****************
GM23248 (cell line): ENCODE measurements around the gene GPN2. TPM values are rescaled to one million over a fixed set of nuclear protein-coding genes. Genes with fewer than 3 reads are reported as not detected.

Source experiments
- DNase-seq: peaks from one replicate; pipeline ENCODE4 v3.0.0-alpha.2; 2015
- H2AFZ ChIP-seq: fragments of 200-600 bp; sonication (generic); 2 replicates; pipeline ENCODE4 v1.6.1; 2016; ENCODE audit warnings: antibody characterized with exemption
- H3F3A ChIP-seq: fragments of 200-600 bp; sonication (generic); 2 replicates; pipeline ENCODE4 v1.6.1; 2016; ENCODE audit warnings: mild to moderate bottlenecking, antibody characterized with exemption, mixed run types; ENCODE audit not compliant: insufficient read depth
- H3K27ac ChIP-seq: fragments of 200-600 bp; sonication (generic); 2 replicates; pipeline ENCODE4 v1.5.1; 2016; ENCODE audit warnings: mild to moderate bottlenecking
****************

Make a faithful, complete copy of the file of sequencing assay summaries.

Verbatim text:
GM23248 (cell line): ENCODE measurements around the gene GPN2. TPM values are rescaled to one million over a fixed set of nuclear protein-coding genes. Genes with fewer than 3 reads are reported as not detected.

Source experiments
- DNase-seq: peaks from one replicate; pipeline ENCODE4 v3.0.0-alpha.2; 2015
- H2AFZ ChIP-seq: fragments of 200-600 bp; sonication (generic); 2 replicates; pipeline ENCODE4 v1.6.1; 2016; ENCODE audit warnings: antibody characterized with exemption
- H3F3A ChIP-seq: fragments of 200-600 bp; sonication (generic); 2 replicates; pipeline ENCODE4 v1.6.1; 2016; ENCODE audit warnings: mild to moderate bottlenecking, antibody characterized with exemption, mixed run types; ENCODE audit not compliant: insufficient read depth
- H3K27ac ChIP-seq: fragments of 200-600 bp; sonication (generic); 2 replicates; pipeline ENCODE4 v1.5.1; 2016; ENCODE audit warnings: mild to moderate bottlenecking